Author Kathleen Koch, ahead of the fifth anniversary of Hurricane Katrina this week, said she was crippled by guilt as she reported on the storm-battered South and lost her faith in the government's ability to help its people in the wake of natural disaster.
The longtime CNN correspondent, who is signing copies of her tome "Rising from Katrina: How My Mississippi Hometown Lost it All and Found What Mattered"at Politics and Prose in Washington, D.C., on Wednesday, said she doubts all future federal response efforts.
"I no longer have much trust or faith that the federal government is capable of responding well or speedily after a major disaster," she confessed to Niteside. "I tell civic groups that after a calamity on the magnitude of Katrina, you are on your own."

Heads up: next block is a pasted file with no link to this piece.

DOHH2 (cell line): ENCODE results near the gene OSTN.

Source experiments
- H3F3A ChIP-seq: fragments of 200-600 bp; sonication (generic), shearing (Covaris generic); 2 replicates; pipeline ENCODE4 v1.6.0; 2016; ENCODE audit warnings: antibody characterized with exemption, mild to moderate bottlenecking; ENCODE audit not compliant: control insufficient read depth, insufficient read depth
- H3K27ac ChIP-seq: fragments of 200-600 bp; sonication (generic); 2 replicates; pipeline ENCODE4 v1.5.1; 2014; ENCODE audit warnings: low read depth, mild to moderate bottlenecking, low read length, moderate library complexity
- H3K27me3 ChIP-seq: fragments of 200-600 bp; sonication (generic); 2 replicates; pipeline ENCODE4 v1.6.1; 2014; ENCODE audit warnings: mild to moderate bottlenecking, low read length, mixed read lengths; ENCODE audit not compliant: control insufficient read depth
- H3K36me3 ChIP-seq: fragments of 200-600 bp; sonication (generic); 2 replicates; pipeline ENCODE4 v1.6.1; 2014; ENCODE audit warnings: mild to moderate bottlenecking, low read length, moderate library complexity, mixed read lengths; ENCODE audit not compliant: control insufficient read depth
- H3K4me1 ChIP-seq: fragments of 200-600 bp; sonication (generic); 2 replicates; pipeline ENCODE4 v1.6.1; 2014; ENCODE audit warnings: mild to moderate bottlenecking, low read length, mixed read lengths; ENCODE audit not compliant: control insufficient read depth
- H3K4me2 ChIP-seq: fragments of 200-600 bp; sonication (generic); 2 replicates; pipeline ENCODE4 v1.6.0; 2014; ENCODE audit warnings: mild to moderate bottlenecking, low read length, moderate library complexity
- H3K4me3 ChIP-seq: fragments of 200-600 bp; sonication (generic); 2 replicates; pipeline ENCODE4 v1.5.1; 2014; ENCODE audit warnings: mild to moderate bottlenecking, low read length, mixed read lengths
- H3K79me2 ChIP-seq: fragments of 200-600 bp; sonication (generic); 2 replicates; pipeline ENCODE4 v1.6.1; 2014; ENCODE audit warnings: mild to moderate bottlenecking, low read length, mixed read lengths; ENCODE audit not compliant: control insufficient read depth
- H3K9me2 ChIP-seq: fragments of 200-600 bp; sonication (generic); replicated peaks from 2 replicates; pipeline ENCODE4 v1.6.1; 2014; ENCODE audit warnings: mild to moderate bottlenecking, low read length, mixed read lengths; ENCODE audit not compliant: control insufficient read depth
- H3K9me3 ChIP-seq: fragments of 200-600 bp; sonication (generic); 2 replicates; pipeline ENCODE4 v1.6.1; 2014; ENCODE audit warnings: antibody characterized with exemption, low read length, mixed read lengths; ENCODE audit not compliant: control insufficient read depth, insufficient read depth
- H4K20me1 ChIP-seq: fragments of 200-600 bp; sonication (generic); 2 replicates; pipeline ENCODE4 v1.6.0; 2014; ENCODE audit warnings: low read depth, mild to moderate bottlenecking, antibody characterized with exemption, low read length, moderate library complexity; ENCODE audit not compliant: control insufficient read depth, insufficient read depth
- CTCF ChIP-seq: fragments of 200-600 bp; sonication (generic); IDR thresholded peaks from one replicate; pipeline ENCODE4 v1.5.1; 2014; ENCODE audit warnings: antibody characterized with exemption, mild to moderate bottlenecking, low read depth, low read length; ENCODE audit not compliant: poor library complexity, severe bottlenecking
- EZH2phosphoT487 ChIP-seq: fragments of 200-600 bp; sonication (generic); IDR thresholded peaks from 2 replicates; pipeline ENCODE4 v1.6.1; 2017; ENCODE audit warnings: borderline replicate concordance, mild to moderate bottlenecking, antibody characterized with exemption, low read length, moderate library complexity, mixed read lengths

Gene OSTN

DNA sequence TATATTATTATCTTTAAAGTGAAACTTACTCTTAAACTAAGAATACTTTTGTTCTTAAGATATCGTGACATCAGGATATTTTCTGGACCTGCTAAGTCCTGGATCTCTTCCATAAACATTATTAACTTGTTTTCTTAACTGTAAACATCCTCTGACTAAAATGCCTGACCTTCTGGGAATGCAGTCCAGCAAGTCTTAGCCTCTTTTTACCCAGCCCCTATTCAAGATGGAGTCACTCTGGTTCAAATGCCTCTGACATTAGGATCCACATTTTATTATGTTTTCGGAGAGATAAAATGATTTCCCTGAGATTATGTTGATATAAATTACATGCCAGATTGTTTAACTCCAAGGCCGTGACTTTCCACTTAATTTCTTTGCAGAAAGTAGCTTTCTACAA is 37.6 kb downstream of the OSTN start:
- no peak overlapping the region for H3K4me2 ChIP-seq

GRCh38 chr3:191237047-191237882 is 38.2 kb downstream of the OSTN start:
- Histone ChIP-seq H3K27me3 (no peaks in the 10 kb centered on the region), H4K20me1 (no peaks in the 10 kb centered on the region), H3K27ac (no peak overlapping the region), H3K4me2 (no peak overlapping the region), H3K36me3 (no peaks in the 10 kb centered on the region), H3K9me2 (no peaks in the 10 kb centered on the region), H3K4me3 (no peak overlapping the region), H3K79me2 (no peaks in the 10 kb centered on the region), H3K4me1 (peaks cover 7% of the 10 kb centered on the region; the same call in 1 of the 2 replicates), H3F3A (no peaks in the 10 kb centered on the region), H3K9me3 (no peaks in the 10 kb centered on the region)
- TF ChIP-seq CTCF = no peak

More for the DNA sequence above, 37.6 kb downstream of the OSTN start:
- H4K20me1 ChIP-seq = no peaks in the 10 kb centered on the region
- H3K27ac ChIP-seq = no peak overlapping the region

The journalist plans to commemorate the Aug. 29 anniversary of the disaster by heading down to Mississippi, a trip the Mississippi-raised Koch has made multiple times each year since the storm battered the Gulf Coast with 125-mph winds in 2005.
"The survivors I was interviewing who had lost everything were my friends, high school classmates and neighbors," she said. " I continually offered them what we had, but most declined and just urged us to get the word out that no help had come and people were suffering."
She wanted nothing more at times than to rip off the microphone, commandeer an SUV and start driving up and down the streets of her hometown giving away our food and water, she said. But she didn't.
"I realized that then we’d be the victims and unable to do our jobs, which at that moment was truly the best way to help the most people. Still, I dealt for years with the suffocating guilt over how you can consider yourself a good person if you didn’t give away what you had," she said.
Koch heads south on Friday for anniversary ceremonies.